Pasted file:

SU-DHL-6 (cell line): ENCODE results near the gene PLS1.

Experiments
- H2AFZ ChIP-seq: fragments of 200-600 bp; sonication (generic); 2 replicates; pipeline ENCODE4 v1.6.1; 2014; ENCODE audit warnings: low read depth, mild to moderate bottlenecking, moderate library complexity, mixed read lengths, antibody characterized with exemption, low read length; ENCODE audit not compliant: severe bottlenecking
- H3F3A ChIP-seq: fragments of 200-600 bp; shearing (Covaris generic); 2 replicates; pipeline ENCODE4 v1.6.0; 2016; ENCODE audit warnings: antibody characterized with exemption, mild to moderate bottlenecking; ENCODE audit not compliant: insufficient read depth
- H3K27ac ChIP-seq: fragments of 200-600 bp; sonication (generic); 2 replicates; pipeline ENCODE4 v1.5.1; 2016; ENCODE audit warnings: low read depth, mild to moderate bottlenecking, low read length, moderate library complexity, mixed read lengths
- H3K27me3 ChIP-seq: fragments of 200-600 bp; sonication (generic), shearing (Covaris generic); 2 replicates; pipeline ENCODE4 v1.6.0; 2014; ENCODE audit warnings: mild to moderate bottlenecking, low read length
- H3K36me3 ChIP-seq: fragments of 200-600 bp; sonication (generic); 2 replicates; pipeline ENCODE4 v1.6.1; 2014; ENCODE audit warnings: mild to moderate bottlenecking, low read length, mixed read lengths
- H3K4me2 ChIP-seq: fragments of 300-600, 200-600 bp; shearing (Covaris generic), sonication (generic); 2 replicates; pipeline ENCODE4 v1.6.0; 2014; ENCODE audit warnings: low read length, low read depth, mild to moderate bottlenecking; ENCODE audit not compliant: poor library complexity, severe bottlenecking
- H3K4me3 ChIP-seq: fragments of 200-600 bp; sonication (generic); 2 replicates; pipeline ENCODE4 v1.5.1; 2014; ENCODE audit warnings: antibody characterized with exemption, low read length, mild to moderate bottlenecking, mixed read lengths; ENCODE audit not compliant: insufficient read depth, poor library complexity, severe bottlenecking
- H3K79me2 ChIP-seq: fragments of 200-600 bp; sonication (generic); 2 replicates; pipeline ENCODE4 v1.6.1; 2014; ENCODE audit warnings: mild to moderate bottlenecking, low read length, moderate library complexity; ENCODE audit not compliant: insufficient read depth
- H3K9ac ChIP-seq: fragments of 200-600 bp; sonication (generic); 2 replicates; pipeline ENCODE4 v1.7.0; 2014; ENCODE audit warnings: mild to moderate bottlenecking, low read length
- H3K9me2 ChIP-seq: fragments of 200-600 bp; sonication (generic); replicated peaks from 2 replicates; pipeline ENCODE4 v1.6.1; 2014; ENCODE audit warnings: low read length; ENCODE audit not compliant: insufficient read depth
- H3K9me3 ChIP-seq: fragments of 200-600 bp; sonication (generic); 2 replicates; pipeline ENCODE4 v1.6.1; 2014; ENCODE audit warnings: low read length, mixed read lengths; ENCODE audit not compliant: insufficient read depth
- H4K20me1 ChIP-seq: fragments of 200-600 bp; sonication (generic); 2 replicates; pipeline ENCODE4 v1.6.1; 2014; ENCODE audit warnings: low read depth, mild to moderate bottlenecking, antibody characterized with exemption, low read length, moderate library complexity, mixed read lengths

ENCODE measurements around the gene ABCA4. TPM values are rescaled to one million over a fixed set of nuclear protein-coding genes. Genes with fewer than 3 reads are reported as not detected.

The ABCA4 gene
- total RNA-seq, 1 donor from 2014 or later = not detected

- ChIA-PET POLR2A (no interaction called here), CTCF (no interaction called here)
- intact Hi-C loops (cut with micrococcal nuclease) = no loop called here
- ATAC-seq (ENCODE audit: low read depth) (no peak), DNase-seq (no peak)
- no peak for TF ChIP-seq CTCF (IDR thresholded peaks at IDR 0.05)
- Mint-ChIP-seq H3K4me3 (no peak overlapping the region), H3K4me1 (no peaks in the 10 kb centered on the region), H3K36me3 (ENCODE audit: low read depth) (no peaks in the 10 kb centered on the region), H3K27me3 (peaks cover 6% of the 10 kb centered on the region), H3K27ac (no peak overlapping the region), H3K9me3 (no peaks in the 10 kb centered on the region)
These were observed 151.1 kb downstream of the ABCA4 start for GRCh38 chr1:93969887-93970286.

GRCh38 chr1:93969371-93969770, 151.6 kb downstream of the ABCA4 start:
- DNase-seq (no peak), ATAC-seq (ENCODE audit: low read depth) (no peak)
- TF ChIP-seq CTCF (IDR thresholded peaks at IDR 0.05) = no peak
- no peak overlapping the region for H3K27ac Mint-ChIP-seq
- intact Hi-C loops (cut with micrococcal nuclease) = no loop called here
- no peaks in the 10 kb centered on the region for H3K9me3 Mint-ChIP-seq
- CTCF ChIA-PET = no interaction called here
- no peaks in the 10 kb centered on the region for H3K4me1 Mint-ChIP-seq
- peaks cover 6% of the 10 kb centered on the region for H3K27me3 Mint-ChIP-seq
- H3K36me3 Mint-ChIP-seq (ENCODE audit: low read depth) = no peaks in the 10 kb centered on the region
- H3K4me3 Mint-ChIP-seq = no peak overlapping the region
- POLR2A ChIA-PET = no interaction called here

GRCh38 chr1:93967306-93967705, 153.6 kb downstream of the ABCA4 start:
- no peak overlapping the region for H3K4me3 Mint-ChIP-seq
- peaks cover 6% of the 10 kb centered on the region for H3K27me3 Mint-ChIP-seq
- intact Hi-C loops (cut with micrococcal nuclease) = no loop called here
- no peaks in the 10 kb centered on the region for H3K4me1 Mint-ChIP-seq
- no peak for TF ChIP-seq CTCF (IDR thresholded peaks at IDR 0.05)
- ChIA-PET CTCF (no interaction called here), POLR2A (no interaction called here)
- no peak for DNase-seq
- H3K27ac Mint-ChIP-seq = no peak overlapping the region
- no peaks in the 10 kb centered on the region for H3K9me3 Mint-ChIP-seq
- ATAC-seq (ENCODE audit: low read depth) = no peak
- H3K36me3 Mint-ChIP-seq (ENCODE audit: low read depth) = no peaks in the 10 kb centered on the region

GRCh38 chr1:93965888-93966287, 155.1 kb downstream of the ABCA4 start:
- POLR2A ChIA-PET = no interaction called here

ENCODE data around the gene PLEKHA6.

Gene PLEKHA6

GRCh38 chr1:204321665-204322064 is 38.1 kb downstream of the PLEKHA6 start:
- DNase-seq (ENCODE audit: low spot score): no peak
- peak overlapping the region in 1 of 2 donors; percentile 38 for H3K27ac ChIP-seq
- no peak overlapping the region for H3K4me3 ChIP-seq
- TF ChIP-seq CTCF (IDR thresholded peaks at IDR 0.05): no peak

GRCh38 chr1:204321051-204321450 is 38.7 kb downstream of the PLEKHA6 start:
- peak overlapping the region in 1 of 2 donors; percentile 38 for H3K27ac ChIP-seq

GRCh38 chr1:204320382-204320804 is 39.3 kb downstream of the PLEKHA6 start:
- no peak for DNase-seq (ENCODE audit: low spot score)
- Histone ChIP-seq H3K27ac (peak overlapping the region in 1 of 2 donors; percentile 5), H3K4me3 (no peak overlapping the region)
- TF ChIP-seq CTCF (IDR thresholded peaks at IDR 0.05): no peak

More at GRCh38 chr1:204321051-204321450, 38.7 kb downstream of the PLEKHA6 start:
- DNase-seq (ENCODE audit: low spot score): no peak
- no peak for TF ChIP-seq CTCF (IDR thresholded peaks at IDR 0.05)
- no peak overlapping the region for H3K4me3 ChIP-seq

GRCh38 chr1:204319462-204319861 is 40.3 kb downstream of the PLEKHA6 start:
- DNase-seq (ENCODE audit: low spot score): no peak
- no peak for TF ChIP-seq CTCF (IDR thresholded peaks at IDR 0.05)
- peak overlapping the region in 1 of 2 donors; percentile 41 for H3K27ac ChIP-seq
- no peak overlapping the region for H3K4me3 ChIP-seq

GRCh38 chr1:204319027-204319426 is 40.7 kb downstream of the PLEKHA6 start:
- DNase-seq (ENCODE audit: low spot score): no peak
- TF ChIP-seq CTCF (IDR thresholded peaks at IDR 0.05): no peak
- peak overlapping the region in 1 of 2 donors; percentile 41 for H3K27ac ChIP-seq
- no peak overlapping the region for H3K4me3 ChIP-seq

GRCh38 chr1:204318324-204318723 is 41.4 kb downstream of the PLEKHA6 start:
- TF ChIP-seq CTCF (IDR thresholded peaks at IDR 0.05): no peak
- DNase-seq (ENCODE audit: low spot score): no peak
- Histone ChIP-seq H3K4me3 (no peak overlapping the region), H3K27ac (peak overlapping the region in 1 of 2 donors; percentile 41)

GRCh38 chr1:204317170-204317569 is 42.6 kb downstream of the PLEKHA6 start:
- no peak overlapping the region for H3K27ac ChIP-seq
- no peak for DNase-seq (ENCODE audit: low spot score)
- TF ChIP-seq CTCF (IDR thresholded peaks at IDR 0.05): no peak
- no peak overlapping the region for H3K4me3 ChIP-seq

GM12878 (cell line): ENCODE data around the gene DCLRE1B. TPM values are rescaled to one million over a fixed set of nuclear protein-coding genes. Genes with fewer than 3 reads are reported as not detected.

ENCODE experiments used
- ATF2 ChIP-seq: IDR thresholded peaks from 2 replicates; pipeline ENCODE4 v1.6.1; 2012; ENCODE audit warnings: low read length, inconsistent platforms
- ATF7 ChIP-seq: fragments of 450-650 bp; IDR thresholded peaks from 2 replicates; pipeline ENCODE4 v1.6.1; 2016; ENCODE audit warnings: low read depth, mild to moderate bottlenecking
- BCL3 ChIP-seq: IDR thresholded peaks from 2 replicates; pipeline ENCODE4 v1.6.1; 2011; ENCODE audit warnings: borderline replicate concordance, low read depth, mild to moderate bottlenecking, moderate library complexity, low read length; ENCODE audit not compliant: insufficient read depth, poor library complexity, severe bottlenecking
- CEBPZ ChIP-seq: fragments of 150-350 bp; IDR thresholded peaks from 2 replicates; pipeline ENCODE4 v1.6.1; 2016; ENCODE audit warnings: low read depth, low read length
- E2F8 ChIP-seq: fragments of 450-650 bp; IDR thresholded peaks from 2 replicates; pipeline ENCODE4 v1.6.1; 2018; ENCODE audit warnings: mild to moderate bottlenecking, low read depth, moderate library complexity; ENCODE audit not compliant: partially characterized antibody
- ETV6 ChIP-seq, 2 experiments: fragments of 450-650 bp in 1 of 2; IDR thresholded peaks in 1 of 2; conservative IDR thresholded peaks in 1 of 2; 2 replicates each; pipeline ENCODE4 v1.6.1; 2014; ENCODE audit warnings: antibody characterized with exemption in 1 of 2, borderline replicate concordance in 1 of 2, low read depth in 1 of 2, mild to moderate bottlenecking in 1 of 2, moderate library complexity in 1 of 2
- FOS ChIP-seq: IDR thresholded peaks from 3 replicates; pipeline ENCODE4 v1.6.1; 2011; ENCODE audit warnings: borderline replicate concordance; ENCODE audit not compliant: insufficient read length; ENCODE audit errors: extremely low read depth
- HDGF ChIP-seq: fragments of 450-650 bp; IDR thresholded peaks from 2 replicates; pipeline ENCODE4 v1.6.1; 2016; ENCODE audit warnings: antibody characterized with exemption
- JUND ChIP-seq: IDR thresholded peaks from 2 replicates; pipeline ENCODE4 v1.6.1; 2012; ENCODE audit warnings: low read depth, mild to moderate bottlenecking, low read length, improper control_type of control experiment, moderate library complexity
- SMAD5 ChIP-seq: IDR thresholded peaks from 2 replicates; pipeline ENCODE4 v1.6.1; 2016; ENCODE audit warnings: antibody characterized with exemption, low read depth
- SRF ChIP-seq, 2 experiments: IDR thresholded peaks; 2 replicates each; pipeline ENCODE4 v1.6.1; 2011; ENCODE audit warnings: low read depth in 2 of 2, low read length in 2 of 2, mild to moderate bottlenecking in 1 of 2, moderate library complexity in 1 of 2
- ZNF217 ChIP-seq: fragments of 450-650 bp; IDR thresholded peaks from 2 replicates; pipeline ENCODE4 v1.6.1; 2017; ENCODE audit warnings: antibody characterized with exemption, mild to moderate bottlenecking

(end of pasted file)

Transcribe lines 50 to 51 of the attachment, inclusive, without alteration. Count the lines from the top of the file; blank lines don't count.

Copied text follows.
ENCODE data around the gene PLEKHA6.

Gene PLEKHA6